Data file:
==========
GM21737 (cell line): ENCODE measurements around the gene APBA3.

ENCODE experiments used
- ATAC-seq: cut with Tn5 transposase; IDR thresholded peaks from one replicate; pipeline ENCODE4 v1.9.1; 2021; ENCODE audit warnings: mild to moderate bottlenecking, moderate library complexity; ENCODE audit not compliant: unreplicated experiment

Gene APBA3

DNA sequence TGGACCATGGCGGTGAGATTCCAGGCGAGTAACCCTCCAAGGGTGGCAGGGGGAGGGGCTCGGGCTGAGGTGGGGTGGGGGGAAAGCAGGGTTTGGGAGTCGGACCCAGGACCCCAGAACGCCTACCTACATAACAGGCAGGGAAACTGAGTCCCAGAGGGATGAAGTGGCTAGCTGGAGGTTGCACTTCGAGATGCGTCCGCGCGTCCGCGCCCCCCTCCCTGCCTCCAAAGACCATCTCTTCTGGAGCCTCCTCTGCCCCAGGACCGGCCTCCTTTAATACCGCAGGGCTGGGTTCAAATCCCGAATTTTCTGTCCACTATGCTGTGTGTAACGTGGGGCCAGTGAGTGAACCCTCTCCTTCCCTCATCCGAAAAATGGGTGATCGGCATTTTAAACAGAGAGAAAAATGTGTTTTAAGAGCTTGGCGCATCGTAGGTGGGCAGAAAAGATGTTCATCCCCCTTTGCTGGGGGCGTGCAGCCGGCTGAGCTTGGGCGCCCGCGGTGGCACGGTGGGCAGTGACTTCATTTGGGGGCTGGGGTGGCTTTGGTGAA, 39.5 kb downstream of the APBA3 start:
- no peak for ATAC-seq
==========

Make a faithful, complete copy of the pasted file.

GM21737 (cell line): ENCODE measurements around the gene APBA3.

ENCODE experiments used
- ATAC-seq: cut with Tn5 transposase; IDR thresholded peaks from one replicate; pipeline ENCODE4 v1.9.1; 2021; ENCODE audit warnings: mild to moderate bottlenecking, moderate library complexity; ENCODE audit not compliant: unreplicated experiment

Gene APBA3

DNA sequence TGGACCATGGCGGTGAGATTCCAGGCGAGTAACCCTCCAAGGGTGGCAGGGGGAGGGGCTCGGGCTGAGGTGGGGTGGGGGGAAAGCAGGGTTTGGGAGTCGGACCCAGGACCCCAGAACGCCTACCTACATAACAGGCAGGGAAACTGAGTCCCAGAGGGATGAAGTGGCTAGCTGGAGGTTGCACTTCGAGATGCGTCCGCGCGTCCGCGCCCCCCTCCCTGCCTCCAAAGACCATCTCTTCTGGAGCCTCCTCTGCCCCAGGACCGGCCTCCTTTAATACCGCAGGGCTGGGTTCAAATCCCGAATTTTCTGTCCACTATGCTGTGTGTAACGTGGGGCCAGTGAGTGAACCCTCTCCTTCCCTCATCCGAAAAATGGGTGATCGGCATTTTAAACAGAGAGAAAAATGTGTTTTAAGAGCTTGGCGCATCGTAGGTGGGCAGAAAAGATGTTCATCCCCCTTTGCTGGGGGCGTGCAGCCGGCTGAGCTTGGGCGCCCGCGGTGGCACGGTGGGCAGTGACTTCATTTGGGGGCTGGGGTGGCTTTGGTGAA, 39.5 kb downstream of the APBA3 start:
- no peak for ATAC-seq